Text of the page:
The leadership at the PolicyBazaar group is relieved. Several sources have confirmed that the group will soon sell a majority stake in DocPrime, the virtual doctor consultation platform it launched in late 2018. It isn’t that DocPrime is a lost cause. Or even truly struggling. It was just an odd duck for an entity that, as a senior executive with the group tells it, does not invest in something without a clear sense of when it will make money. “It’s just not in our DNA,” the executive says simply.

When DocPrime was announced, it was seen as a fine addition to the PolicyBazaar group. A worthy companion to its financial marketplace PaisaBazaar, and a complementary offering to PolicyBazaar, the country’s largest insurance aggregator. The plan, at the time, was for DocPrime to boost to boost The Ken wants to take insurance back to its roots Read more  PolicyBazaar’s sales.

It managed this by adding a whole new layer to popular health insurance products, which cover only hospitalisation expenses. Today, it is a teleconsultation provider with about 50 inhouse doctors. It boasts a network of over 30,000 clinics and about 4,000 diagnostic labs. It even launched an exclusive outpatient health insurance product with Apollo Munich Apollo Munich Apollo Munich It has since been rebranded to HDFC Ergo Health after HDFC Ergo acquired a majority stake in June 2019. , one of the few Indian standalone health insurers, in January 2020.

Despite this, the PolicyBazaar group would much rather ride shotgun than steer DocPrime.

The reason for ceding control is neither a lack of funds nor its business model, the senior executive clarifies. After all, DocPrime was announced announced The Ken PolicyBazaar group set to hand DocPrime reins to new investor Read more just after the group raised over $200 million from Japanese venture capital firm SoftBank in July 2018. It was just a different kind of business, he explains.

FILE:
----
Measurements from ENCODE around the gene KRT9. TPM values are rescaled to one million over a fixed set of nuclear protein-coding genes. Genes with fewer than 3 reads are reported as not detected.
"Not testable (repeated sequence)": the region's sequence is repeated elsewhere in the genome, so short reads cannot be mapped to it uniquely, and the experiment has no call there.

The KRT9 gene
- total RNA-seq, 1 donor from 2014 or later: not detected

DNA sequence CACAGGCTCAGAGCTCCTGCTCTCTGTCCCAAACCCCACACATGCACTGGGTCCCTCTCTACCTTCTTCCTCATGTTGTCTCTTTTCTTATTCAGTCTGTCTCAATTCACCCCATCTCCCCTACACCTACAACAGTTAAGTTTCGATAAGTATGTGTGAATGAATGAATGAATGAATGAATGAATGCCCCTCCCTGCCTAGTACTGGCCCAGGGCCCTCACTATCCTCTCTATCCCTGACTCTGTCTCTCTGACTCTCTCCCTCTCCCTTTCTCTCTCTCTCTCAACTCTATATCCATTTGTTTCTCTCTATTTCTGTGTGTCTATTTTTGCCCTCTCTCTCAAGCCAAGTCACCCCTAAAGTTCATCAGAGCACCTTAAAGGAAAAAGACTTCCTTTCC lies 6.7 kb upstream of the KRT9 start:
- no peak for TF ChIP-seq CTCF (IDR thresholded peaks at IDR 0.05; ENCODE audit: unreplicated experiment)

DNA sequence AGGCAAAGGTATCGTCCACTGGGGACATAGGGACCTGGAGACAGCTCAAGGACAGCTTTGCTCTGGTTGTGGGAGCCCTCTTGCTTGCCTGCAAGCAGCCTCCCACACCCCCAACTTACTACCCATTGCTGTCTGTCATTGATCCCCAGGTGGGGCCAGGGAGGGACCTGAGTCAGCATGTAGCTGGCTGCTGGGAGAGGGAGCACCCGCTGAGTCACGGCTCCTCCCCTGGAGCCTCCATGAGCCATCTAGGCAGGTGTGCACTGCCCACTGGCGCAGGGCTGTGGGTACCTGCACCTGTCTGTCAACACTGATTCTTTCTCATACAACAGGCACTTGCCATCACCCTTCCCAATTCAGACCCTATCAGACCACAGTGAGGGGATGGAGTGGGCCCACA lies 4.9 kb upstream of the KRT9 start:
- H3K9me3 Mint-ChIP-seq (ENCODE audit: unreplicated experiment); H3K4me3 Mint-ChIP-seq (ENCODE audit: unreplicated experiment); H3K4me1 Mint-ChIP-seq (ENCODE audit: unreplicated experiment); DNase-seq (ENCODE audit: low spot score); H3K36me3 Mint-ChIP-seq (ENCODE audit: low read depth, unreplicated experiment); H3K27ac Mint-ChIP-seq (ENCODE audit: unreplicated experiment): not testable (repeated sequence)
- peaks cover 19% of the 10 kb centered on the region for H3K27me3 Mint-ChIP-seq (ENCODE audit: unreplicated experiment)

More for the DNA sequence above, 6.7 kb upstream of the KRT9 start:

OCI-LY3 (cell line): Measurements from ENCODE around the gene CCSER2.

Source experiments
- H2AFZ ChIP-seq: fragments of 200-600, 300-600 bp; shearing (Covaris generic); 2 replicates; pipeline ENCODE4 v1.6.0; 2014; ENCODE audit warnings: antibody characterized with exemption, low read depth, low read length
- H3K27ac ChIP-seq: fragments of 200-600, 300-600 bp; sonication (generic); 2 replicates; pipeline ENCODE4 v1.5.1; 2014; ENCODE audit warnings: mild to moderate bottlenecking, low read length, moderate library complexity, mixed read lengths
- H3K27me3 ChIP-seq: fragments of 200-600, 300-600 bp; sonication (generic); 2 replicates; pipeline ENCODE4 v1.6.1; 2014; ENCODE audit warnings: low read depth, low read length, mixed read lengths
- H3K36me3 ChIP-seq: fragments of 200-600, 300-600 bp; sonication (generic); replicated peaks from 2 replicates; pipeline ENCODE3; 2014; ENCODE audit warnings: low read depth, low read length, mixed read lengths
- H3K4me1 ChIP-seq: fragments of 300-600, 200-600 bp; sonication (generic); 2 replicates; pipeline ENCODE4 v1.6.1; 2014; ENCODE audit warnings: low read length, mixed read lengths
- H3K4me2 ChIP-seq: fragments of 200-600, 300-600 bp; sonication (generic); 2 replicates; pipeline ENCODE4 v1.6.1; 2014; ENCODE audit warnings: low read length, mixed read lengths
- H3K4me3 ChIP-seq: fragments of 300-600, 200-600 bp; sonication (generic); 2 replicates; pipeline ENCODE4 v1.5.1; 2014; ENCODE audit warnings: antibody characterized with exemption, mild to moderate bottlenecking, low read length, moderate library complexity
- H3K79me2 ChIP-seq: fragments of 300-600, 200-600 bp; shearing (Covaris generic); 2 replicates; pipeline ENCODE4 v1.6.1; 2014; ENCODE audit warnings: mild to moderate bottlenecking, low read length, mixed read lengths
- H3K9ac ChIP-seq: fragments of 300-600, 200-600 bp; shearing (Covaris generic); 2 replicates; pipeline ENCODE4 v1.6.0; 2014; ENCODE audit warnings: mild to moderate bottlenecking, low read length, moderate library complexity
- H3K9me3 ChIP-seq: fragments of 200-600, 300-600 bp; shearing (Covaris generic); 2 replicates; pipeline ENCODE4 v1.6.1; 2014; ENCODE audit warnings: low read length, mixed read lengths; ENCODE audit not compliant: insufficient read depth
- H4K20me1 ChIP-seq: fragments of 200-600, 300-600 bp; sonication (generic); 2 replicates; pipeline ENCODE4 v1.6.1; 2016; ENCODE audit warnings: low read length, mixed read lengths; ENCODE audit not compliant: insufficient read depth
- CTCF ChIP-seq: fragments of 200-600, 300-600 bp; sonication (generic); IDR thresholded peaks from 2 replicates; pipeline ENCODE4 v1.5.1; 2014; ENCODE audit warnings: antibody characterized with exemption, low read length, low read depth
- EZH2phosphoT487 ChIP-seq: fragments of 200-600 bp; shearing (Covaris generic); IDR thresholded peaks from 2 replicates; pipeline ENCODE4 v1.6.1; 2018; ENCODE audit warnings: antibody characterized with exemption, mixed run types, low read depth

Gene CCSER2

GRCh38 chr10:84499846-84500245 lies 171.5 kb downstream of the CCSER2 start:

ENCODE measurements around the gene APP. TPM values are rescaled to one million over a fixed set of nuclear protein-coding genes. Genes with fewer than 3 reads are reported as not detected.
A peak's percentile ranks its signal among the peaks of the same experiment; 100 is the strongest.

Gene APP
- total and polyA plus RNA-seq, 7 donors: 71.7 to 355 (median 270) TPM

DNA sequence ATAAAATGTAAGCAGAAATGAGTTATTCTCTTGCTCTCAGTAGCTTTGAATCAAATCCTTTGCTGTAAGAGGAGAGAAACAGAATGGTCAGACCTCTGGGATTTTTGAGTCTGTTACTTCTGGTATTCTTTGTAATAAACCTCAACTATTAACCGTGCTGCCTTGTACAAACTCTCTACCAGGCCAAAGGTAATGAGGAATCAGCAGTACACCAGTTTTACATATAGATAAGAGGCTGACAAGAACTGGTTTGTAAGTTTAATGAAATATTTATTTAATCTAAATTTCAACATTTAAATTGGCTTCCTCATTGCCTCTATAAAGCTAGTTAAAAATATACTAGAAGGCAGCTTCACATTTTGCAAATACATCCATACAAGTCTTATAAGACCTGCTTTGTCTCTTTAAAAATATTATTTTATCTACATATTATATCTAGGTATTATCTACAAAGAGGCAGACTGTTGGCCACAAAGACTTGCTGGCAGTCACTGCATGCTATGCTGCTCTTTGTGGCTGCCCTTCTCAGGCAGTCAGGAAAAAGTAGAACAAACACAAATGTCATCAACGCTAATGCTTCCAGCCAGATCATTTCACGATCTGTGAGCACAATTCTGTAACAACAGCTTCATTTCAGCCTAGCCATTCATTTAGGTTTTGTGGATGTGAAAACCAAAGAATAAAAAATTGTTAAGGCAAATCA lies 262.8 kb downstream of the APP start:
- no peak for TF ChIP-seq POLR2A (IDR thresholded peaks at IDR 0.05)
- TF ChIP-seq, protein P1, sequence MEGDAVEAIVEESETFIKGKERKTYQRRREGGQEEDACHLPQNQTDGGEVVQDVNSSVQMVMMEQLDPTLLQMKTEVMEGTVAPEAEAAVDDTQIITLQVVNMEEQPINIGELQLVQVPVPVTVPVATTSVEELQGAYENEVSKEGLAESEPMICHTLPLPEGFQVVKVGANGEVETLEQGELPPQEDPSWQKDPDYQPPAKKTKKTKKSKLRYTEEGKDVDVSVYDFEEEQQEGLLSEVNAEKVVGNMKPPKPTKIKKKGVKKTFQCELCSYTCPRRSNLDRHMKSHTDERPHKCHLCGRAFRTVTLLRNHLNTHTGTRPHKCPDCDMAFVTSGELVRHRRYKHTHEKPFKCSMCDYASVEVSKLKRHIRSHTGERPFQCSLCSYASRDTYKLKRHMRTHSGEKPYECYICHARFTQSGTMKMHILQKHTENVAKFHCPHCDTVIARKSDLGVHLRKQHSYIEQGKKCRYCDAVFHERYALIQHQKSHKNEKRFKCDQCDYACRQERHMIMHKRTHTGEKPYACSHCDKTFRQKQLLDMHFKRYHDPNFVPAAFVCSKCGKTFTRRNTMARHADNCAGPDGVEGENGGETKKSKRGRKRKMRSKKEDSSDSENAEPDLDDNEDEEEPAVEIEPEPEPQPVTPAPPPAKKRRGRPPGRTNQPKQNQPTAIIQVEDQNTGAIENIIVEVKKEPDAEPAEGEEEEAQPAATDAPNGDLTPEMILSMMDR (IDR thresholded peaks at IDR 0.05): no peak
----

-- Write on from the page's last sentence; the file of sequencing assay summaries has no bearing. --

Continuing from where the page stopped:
To put this in perspective, one need only look at DocPrime’s siblings. PolicyBazaar earned revenues right from its first year. PaisaBazaar took longer to earn money but demonstrated a clear path to revenues and profitability. DocPrime, like many youngest siblings, is comparatively spoiled. It had burned over a million dollars while earning just Rs 40 lakh ($53,831) in the year ending March 2019. Admittedly, it had been operational for over a year. Even so, there was no clear path to recovering its costs. 

There's always a question of capital allocation—if you have to spend this $2 million, can you put it to better use in PolicyBazaar or PaisaBazaar?


Ruhi Kandhari

Ruhi writes on the impact of healthcare policies, trends in the healthcare sector and developments on the implementation of Electronic Health Records in India. She has an M. Sc. in Development Studies from the London School of Economics.

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